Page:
A lack of data is bad for small businesses, making it harder for entrepreneurs and owners to make decisions. That’s why it’s worrisome to some small business owners that an appropriations bill slashing funding for the American Community Survey (ACS) recently passed the House of Representatives and will soon be considered by the Senate.

The ACS, which costs $240 million a year and gathers data on 3 million people, has become an integral part of how academics, lawmakers and businesses understand trends within the US population. The data gathered in these surveys is used to interpret demographic shifts so policy makers and business owners can know how best to allocate resources and focus their policies or lobbying.

Without the ACS, small businesses would be forced to hire private data collection agencies, a step that many cannot afford.

Supporters of the bill feel that cutting the program would save money and help preserve privacy. But critics fear that passing the bill would adversely affect small businesses in three main ways:

1) Without ACS data, the impact of proposed and existing government policies on businesses would remain largely unknown. The government would not be able to define zones of economic empowerement nor know which zones should be subject to special incentives for entrepreneurs and investors.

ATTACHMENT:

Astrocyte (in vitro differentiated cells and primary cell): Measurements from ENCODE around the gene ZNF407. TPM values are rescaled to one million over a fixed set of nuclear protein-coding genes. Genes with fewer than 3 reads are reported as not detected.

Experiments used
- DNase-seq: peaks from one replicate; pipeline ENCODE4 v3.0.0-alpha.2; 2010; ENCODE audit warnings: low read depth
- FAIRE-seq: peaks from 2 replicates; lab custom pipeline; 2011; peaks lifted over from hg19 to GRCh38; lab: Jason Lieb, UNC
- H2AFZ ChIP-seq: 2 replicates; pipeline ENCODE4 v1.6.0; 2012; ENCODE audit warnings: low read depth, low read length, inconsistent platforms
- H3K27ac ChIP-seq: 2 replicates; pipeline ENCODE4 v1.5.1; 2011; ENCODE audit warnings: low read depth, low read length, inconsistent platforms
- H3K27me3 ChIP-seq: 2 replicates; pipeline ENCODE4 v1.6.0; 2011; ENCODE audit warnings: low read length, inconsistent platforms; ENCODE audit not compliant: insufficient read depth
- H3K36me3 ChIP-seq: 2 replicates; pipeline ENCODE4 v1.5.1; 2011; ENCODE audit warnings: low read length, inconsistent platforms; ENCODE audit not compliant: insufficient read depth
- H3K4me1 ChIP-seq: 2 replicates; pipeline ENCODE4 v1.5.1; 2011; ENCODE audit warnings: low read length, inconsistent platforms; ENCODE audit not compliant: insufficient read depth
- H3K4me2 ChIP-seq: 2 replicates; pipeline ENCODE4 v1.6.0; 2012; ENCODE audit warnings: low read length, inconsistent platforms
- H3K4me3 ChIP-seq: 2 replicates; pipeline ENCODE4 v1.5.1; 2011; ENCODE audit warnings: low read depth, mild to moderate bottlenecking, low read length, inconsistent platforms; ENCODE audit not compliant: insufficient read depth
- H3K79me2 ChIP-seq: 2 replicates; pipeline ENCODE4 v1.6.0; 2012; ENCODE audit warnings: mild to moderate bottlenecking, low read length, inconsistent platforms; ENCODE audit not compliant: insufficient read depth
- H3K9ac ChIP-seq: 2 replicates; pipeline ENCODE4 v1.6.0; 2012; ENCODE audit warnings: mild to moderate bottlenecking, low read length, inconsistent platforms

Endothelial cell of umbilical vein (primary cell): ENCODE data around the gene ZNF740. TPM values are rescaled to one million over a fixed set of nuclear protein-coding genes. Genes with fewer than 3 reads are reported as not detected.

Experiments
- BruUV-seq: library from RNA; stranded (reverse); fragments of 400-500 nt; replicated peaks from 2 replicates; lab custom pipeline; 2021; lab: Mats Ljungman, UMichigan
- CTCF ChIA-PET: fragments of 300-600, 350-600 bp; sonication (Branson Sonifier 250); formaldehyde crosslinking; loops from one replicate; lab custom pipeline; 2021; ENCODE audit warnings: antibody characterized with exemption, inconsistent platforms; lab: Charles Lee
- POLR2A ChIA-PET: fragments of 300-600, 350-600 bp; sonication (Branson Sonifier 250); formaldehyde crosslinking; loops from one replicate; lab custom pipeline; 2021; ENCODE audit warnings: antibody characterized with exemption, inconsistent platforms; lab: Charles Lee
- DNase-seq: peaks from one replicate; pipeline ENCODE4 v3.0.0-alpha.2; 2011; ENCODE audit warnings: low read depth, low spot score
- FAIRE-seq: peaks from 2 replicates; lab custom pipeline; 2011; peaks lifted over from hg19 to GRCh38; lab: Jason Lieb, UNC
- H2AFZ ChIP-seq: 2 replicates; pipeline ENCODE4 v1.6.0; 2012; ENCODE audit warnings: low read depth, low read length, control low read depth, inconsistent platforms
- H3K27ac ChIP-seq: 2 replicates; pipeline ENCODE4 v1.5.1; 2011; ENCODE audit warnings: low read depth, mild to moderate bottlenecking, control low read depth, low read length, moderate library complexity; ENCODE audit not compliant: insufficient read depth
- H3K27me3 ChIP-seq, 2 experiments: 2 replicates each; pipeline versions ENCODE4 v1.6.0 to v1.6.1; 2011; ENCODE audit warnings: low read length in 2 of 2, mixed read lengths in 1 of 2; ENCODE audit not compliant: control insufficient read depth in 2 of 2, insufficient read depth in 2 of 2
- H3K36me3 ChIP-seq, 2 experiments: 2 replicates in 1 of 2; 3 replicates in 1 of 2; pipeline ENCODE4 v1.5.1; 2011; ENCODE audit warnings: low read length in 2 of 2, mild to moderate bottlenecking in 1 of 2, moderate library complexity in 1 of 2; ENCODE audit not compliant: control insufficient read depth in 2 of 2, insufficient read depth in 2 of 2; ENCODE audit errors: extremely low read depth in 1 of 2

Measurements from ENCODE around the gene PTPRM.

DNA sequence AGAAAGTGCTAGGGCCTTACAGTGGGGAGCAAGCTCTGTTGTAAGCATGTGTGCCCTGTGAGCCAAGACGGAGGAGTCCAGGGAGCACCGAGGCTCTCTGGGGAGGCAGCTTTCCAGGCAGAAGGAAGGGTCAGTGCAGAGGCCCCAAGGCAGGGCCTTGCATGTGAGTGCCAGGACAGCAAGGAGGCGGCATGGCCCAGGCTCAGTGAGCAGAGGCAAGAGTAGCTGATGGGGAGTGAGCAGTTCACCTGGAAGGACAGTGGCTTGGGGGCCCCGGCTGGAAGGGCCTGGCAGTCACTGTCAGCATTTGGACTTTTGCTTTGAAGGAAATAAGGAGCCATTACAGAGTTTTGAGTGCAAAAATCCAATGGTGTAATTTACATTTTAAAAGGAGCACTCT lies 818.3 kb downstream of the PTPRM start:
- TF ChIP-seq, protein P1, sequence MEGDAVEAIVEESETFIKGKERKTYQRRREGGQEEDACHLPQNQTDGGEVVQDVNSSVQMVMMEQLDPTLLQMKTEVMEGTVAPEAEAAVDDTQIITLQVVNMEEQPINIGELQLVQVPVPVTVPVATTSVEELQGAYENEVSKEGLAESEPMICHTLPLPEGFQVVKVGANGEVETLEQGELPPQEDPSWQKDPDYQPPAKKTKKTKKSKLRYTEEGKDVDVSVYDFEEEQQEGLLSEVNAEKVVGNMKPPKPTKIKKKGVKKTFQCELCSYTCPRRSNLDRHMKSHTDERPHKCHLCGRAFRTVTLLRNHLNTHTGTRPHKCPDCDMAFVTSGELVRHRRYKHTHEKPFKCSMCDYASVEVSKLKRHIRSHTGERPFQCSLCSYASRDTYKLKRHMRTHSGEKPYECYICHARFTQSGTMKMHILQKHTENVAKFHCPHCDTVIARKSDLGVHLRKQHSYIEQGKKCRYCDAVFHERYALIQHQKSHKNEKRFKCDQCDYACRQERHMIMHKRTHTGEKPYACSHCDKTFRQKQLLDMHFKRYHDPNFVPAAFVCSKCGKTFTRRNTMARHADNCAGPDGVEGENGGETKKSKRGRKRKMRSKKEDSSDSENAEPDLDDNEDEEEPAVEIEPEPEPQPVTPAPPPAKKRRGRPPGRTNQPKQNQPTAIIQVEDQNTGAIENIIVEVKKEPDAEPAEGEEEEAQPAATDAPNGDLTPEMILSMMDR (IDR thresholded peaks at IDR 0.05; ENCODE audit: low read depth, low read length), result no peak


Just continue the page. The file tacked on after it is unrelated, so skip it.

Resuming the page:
2) Entrepreneurs often use ACS data to make business decisions like where to locate their stores or what franchise opportunities to pursue. Without the necessary demographic data for these decisions, entrepreneurs and business owners would be operating largely in the dark.

3) The ACS data is also used by local economic development officials to determine which policies best promote growth, including those that have the potential to help or hinder small businesses. Not having access to current data would limit development officials’ ability to make accurate and effective decisions.

The good news for small businesses is that the bill as passed by the House will most likely be defeated in the Senate as too extreme. However, the Senate may pass a version of the bill that would allow only for a considerably weakened survey.


Shane, Scott. “Cutting Census Funding Hurts Small Business.” Businessweek.com. May 29, 2012. http://www.businessweek.com/articles/2012-05-29/cutting-census-funding-is-bad-for-small-business

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